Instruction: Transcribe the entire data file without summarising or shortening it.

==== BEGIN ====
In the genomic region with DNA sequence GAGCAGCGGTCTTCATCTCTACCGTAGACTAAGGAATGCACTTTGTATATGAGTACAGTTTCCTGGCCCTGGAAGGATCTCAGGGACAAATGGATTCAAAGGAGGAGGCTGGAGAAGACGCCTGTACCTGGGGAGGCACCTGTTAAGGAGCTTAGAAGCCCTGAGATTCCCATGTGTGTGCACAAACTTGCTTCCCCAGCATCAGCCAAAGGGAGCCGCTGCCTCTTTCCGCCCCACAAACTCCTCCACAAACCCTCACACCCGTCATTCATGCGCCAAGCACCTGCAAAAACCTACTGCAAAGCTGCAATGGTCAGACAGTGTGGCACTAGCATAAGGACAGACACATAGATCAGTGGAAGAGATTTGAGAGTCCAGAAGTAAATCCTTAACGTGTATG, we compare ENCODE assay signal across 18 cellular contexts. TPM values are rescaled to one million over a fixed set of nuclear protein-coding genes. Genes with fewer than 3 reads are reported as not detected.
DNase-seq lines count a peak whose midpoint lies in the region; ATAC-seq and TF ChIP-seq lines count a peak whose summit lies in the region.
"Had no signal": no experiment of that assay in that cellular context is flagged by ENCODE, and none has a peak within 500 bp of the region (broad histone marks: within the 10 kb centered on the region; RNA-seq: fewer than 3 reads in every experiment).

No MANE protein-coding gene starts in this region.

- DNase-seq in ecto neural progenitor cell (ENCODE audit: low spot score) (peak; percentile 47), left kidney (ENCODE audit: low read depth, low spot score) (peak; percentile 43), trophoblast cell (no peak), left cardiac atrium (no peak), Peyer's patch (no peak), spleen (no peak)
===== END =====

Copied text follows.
In the genomic region with DNA sequence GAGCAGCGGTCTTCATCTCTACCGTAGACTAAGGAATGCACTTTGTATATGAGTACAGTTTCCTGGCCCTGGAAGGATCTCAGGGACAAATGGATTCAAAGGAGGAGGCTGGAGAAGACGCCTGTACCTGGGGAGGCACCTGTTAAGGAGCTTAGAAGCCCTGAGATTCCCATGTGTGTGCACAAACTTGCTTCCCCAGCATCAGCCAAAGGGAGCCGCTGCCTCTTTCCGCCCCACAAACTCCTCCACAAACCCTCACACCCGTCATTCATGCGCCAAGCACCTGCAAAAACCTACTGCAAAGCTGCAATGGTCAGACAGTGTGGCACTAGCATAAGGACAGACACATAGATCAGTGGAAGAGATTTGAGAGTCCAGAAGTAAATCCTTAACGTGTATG, we compare ENCODE assay signal across 18 cellular contexts. TPM values are rescaled to one million over a fixed set of nuclear protein-coding genes. Genes with fewer than 3 reads are reported as not detected.
DNase-seq lines count a peak whose midpoint lies in the region; ATAC-seq and TF ChIP-seq lines count a peak whose summit lies in the region.
"Had no signal": no experiment of that assay in that cellular context is flagged by ENCODE, and none has a peak within 500 bp of the region (broad histone marks: within the 10 kb centered on the region; RNA-seq: fewer than 3 reads in every experiment).

No MANE protein-coding gene starts in this region.

- DNase-seq in ecto neural progenitor cell (ENCODE audit: low spot score) (peak; percentile 47), left kidney (ENCODE audit: low read depth, low spot score) (peak; percentile 43), trophoblast cell (no peak), left cardiac atrium (no peak), Peyer's patch (no peak), spleen (no peak)